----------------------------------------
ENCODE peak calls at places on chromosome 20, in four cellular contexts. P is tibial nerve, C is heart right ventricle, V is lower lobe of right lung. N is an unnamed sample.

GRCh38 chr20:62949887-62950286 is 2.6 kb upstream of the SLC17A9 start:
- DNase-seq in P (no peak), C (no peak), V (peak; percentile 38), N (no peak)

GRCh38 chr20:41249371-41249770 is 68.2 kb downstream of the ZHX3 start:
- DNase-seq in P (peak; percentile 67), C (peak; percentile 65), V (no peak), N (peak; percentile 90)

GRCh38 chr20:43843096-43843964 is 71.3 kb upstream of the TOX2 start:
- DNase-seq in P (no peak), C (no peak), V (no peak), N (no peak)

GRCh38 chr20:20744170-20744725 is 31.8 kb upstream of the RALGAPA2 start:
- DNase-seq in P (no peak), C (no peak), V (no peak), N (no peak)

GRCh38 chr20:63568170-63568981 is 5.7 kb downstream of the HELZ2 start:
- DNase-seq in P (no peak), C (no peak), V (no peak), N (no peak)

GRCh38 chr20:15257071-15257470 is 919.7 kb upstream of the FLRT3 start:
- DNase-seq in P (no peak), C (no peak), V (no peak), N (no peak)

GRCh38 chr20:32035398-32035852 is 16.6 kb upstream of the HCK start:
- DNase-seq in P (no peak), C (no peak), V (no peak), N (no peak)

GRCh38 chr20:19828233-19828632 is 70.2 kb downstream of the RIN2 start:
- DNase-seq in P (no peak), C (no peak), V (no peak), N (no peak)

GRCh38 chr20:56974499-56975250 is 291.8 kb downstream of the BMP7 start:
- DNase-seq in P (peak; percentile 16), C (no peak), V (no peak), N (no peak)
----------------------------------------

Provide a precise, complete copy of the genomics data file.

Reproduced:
ENCODE peak calls at places on chromosome 20, in four cellular contexts. P is tibial nerve, C is heart right ventricle, V is lower lobe of right lung. N is an unnamed sample.

GRCh38 chr20:62949887-62950286 is 2.6 kb upstream of the SLC17A9 start:
- DNase-seq in P (no peak), C (no peak), V (peak; percentile 38), N (no peak)

GRCh38 chr20:41249371-41249770 is 68.2 kb downstream of the ZHX3 start:
- DNase-seq in P (peak; percentile 67), C (peak; percentile 65), V (no peak), N (peak; percentile 90)

GRCh38 chr20:43843096-43843964 is 71.3 kb upstream of the TOX2 start:
- DNase-seq in P (no peak), C (no peak), V (no peak), N (no peak)

GRCh38 chr20:20744170-20744725 is 31.8 kb upstream of the RALGAPA2 start:
- DNase-seq in P (no peak), C (no peak), V (no peak), N (no peak)

GRCh38 chr20:63568170-63568981 is 5.7 kb downstream of the HELZ2 start:
- DNase-seq in P (no peak), C (no peak), V (no peak), N (no peak)

GRCh38 chr20:15257071-15257470 is 919.7 kb upstream of the FLRT3 start:
- DNase-seq in P (no peak), C (no peak), V (no peak), N (no peak)

GRCh38 chr20:32035398-32035852 is 16.6 kb upstream of the HCK start:
- DNase-seq in P (no peak), C (no peak), V (no peak), N (no peak)

GRCh38 chr20:19828233-19828632 is 70.2 kb downstream of the RIN2 start:
- DNase-seq in P (no peak), C (no peak), V (no peak), N (no peak)

GRCh38 chr20:56974499-56975250 is 291.8 kb downstream of the BMP7 start:
- DNase-seq in P (peak; percentile 16), C (no peak), V (no peak), N (no peak)